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You're Still Best Part of the Day

Very often, love, I ponder why you waited so long to marry. There must have been scores of women drawn to blue eyes and keen wit. There must have been one Mrs. Snodgrass-to-be who came close to snatching the wily bird. Whatever your reason for turning her down, I am flattered that, when you finally chose a nest mate, you liked the color of my feathers.

Although living as mated pair puts constraints on us both, it's nice to know that, at the end of a work day, with a whole sky luring you to test your wings, you fly home to me.

Love, for all the mush and drivel that has been written about it, remains as much a mystery as it did to generations of couples who lived in caves or tents, made babies, carried out the trash, and slept in the crooks of each other's arms. Whatever life brought, human mates have managed to return to the pattern and to find renewal in the woman who wore the white dress and veil, the man who proffered the ring, stuttered a bit to the direct question, then replied in a clear, manly voice, "I do."

Every time I contrast myself to the women who came before-the wives who tanned the hides, bandaged the wounds, and picked berries to stir into the evening's stew, I wonder if my modern quanderies are in any way comparable. In other words, if I had to compete with the cave women, Joan of Arcs, Rosie the riveters, Sacajaweas, or empresses of China, would I make the grade?

Nowadays, there are no bears to skin and few stew recipes that call for berries. Only the wounds remain, the everyday hurts inflicted by mechanized demands, like the traffic that creeps, the earthly jangle that interrupts our inner quiet. For more than a third of each sunspan, you are far away, battling the business jungle. On my own field of honor, I too work against time to cram eight hours' worth of work into eight hours' worth of minutes. And so we return to the nest, wearied, dissatisfied, disillusioned, but accepting how it was meant to be-a day's work done, a lifetime to tackle.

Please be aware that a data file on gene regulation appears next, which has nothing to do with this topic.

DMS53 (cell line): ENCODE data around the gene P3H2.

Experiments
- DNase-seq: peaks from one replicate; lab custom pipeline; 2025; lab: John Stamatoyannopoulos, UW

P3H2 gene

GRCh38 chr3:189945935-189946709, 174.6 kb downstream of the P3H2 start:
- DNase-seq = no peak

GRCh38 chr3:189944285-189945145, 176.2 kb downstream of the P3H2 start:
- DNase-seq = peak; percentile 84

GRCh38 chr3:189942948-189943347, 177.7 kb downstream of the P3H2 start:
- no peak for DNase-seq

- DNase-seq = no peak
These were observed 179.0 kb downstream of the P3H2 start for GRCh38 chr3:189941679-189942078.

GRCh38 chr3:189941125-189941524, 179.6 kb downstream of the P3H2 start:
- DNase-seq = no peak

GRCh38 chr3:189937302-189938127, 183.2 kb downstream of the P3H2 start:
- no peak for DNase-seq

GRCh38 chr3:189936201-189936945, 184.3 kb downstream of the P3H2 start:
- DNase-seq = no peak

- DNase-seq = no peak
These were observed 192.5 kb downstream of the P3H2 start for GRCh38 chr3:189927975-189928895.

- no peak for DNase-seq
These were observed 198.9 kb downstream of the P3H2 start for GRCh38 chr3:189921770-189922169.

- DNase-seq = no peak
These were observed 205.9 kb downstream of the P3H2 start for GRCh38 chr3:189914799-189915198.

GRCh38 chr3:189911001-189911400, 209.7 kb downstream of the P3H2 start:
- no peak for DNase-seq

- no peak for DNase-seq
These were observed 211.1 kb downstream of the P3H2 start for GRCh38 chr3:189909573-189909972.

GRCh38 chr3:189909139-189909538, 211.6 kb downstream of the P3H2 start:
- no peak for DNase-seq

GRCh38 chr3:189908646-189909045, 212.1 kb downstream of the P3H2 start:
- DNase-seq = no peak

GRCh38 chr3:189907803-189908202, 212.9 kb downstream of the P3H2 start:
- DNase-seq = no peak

Taking an evening's rest with you, sharing what has or hasn't occurred during the day, making amends, and planning for a better tomorrow-these are the moments that seem to compose a marriage. But as Liza Minnelli's song demands,

Is that all there is?

No, indeed no. There are the myriad details that pile up like shells on the beach and needles under the fir. There are pizzas shared in one-for-you-one-for-me triangles, rectangular piles of mail sorted, read, and answered, squares of lawn seeded and fed and cut and raked, circles of plates and cups washed and dried and stacked, and zigzag paths worn from stove to fridge to washer-dryer. And sprinkled among like random shots of luminescent gold are the Christmases and birthdays, Fourth of Julys and momentary flights of fancy that have interrupted the everydayness with brief kisses, an exchange of gifts, a silly witticism.

Each time I weigh my wifely sackful of ins and outs, good times and not so good, I come up with an identical sum: On Valentine's day or any day, my sweetness, you're still the best part of the day.

Charlotte Observer
"Catawba Valley Neighbors"
February 14, 1993




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Mary Ellen Snodgrass Tel/Fax: (828) 324-0155